This mod can also be done to the TD42
 

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Hi there, I was wondering if you would have the time to do a simple drawing of your setup showing water flow thru the bypasses etc I have found your info really interesting but I'm trying to visualise it all with no luck
 

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Master Coalroller
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Discussion Starter #6
Looks complicated but trust me, the hottest coolant will force its way through any passage of lesser restriction.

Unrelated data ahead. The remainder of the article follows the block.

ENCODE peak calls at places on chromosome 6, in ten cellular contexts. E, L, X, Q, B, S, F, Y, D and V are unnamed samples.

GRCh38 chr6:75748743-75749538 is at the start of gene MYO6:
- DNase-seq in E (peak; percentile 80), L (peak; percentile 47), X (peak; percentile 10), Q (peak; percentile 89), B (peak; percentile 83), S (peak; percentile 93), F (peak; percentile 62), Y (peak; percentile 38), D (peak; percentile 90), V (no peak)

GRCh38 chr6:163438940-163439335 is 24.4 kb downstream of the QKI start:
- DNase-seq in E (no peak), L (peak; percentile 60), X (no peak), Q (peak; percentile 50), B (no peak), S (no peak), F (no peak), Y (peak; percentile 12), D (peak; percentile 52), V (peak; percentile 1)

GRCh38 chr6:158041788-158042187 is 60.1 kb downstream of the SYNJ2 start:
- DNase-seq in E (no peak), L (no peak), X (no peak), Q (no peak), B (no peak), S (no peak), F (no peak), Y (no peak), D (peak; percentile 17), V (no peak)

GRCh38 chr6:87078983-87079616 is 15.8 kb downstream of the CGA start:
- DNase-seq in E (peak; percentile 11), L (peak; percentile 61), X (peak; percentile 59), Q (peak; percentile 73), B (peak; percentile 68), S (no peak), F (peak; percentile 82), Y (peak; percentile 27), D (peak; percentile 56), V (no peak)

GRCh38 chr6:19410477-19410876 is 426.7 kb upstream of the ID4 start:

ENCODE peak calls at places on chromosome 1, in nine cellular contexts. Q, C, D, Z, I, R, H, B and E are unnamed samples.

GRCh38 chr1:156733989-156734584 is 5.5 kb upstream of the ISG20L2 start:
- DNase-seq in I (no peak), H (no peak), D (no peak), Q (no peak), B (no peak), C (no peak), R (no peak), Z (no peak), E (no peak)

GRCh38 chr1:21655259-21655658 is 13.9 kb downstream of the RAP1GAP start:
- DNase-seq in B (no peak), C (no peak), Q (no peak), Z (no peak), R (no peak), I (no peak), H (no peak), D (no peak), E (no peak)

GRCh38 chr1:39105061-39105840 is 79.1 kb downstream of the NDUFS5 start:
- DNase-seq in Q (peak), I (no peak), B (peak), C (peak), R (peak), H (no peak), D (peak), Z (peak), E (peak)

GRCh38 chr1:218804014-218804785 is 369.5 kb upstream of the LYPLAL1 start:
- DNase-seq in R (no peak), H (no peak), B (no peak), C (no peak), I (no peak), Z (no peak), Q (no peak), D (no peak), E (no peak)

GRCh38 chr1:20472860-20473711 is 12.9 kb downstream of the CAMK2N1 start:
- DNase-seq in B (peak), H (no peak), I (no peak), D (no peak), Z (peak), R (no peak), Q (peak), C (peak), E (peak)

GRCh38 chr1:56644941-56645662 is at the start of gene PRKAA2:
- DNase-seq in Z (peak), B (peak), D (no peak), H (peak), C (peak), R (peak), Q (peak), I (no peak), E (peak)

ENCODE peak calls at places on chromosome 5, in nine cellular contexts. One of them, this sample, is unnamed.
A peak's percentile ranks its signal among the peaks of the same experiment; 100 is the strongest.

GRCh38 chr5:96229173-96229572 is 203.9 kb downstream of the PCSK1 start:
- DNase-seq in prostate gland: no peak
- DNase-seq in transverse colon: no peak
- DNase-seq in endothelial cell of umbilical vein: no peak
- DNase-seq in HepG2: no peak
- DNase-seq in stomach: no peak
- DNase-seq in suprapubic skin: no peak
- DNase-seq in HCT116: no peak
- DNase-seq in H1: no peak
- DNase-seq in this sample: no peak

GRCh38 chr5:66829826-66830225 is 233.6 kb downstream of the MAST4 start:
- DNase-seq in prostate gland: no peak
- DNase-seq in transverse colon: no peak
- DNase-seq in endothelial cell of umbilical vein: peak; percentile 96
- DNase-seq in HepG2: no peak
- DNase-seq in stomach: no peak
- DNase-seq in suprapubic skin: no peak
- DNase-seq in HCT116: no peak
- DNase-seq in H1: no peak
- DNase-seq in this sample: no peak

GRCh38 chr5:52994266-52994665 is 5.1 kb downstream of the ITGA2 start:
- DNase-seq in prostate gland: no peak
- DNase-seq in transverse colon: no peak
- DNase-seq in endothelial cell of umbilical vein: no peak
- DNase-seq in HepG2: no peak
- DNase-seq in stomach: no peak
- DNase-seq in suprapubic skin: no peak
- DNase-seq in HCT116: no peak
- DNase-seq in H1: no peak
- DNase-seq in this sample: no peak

Primary benefit: Balancing your heads this way there’s a pathway for the hottest coolant to do just that, rear ported coolant will reach the exit to the radiator quicker when it’s superheated to a higher temp, exiting to the heater feed which is still under the control of the thermostat. The superheated coolant trapped at the back will exit back through the heater feed to the thermostat housing.
Secondary benefit: In extreme conditions you have the capacity to override the restrictive thermostat housing with a bit of foresight by pulling a cable in the cab, opening the bypass to directly exiting superheated coolant to the top radiator hose.